Ford Explorer Overheating When Towing - Fiberglass RV


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Old 07-06-2009, 01:20 AM   #1
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Hello,

We are looking for some advice regarding an overheating Ford Explorer when towing a Bigfoot.

We bought a 1992 17ft Bigfoot and took it out for our first trip last weekend but we found our Ford Explorer was overheating whenever we reached over 70kms on the highway or if there was any sized hill to deal with.

We have a 2000 Ford Explorer, 2DR, 4.0L, 6 cylinder Sport model which, doing the research, should be easily capable of towing the Bigfoot according to the stats. The vehicle has an automatic transmission with the intergrated transmission cooler/radiator set up along with the best axle ratio for towing so the vehicle should be able to cope with up to 4750 lbs.

We have done all the usual checks on the vehichle and found nothing wrong and the vehicle drives perfectly when not towing. I think we need to make some upgrades but I'd like some help in deciding which to go for. In order of preference, I suspect that adding an additional transmission cooler, an engine oil cooler or maybe an electric fan would rectify the problem. Does anyone out there have experience with the problem and any success in finding a solution.

While out, we did have the trailer weighed and with all our "stuff" in it, it weighed in at 2750 pounds - well within the vehicles towing capacity.

Any advice would be greatly appreciated!
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Old 07-06-2009, 06:09 AM   #2
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We have the same trailer that you have and nothing problem to tow it with a Chevrolet s10 4.3 L
If tou overheat on hill or hightway check for radiator dirty or cloged!!!!!!! or low in coolant
I work in automotive mecanic , and all orverheat in high speed is normaly radiator or air supply to radiator
Check for exterior radiator obstruction (mud, full of moskito and also some people put a screen in front of radiator and this one reduce of 30% air flow
You can also check the fan cluch if you have a mecanical fan cluth vs electic fan
the addition of transmission cooler is suitable for the transmission but dont reduce engine temperature
If you dont see anuthing , go to radiator shop and make a cleaning of the interior radiator ( flush with special product)to remove some obstruction in radiator, only radiator shop can make a good job to remove all accumulation in radiator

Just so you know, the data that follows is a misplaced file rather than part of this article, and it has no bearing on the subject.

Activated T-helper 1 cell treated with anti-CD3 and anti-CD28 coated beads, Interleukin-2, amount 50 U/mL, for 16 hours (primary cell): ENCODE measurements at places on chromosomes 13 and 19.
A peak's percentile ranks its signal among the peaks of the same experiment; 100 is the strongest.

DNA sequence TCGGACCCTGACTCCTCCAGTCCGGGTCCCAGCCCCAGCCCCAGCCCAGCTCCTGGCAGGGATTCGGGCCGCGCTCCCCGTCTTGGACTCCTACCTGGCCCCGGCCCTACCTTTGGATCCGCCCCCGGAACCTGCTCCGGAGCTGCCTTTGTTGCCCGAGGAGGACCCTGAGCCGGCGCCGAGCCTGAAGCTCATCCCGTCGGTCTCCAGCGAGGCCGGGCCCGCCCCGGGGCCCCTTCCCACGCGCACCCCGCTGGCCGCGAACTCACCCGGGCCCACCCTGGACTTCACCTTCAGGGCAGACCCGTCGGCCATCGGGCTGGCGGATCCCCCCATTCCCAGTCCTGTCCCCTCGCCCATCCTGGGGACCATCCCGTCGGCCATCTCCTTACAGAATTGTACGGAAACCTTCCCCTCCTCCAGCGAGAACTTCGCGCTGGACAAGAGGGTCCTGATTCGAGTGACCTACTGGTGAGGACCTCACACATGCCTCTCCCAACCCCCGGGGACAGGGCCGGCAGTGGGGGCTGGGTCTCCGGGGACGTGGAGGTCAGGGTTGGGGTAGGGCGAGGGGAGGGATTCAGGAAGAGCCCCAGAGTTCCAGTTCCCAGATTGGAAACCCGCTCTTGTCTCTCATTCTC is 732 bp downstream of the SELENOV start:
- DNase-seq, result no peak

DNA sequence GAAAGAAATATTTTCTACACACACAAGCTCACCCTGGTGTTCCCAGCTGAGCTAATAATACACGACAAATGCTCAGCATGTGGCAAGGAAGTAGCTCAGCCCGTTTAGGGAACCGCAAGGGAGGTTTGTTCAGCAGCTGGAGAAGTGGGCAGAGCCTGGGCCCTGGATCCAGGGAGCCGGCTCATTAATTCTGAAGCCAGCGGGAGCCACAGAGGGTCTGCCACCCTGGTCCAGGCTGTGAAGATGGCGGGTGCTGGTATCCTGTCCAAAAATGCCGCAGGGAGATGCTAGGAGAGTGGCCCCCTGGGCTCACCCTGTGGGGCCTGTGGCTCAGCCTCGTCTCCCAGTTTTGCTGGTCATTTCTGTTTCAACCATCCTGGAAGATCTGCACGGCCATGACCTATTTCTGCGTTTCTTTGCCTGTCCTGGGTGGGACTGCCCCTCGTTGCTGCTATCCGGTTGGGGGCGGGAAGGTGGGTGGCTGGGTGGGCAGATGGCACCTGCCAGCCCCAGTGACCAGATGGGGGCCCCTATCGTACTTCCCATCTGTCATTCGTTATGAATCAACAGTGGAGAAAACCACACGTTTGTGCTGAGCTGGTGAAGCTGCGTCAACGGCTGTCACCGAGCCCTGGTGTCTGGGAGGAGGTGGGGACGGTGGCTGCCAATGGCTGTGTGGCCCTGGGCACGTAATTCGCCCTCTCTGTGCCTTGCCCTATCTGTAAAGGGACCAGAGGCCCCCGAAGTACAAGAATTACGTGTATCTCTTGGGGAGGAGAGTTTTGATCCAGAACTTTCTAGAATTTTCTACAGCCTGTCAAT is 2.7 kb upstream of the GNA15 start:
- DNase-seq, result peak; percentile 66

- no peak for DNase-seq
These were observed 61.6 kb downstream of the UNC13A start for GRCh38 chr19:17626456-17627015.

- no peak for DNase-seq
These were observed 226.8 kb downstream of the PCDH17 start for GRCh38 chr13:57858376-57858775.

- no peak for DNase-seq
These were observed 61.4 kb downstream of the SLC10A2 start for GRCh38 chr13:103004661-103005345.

When you tell that the engine overheat , what is the max degree the the engine overheat ?? in degree???

Yvon Chayer
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Old 07-06-2009, 01:00 PM   #3
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What Yvon said.
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Old 07-06-2009, 06:46 PM   #4
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if you have automatic overdrive, make sure you are not using it to towq in I.E. 3 not OD
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Old 07-07-2009, 01:32 AM   #5
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Thanks for all your advice....I'll try getting the radiator flushed, test it again and let you know how it goes.

I've checked all the usual suspects such as checking for obstruction of the core and the fan clutch is operating smoothly.

I am not sure of the exact temperature when overheating but it quickly rises to between 3/4 and the red areas of the guage on the highway. Both hoses on the radiator were hot immediately so coolant seemed to be flowing.

My theory with the transmission fluid is that I thought that if the transmission was getting too hot then it would reduce the efficiency of the radiator.So adding the transmission cooler maybe it would then reduce the radiator and engine temperature. But I am open to all and any alternative suggestions.



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Old 07-07-2009, 07:21 AM   #6
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I doubt your trany is causing your engine to overheat... as stated before I would look closely at the radiator and the water thermostat.... I have a ranger with a 4.0 and a van with a 4.3 and live in the Ozarks and have no problems towing our casita..
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Old 07-07-2009, 08:31 AM   #7
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Install a NEW radiator cap and thermostat. (Yes, A bad cap can cause this problem.)

Sometimes Just flushing will not fix a radiator especially if is really plugged up. If plugged they need to remove it, take the top off and "ROD" it to remove the gunk.

The electric fans are really a nice option.
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Old 07-07-2009, 04:15 PM   #8
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Adding a transmission cooler may not be sufficient help for the engine but it will sure help the transmission. If you engine is heating up to 275 (and it can) degrees then your tranny is also that hot and that is too high for a tranny to have any longevity. You may want to try changing to a lower temp thermostat. That would be the cheapest way to start. If you want to check your Thermostat, put it in a pan of water with a thermometer (don't let the thermometer hit the bottom of the pan) and bring the water up to a boil watching what temp the thermostat opens.
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Old 07-07-2009, 07:39 PM   #9
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An extra external tranny cooler would really help a lot like Bill said, and I would say a new thermostat would be the way to go...spend the (not much) extra money and get one from Ford. yours could be sticking closed a bit. The aftermarket ones seem to be a bit hit and miss.
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